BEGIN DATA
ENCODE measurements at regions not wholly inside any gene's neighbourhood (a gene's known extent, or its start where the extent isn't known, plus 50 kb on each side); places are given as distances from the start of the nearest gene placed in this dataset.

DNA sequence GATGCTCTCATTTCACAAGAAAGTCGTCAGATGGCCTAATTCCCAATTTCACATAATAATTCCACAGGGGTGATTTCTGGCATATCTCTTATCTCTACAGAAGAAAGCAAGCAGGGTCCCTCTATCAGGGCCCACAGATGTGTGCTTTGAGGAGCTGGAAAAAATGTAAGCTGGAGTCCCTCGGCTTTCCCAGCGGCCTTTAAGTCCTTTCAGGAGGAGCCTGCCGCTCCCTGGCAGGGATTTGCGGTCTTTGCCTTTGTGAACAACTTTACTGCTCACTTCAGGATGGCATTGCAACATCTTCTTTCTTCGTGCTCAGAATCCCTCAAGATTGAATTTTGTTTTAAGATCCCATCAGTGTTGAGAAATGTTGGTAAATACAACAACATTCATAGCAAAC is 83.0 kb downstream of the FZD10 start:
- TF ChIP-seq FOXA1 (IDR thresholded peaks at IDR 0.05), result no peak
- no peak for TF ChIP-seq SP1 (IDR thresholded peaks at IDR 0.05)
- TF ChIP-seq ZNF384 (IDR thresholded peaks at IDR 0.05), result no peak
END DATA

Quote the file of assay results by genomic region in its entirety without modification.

ENCODE measurements at regions not wholly inside any gene's neighbourhood (a gene's known extent, or its start where the extent isn't known, plus 50 kb on each side); places are given as distances from the start of the nearest gene placed in this dataset.

DNA sequence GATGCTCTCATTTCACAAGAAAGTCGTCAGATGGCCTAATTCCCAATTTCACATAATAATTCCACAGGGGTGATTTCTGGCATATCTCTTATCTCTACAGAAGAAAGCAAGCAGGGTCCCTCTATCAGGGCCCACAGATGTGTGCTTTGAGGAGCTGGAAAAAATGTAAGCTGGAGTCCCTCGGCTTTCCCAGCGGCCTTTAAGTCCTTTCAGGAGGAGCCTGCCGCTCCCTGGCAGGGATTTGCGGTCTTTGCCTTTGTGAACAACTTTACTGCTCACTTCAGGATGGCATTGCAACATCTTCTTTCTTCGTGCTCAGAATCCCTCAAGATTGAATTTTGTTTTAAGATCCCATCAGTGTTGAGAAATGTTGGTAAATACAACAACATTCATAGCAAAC is 83.0 kb downstream of the FZD10 start:
- TF ChIP-seq FOXA1 (IDR thresholded peaks at IDR 0.05), result no peak
- no peak for TF ChIP-seq SP1 (IDR thresholded peaks at IDR 0.05)
- TF ChIP-seq ZNF384 (IDR thresholded peaks at IDR 0.05), result no peak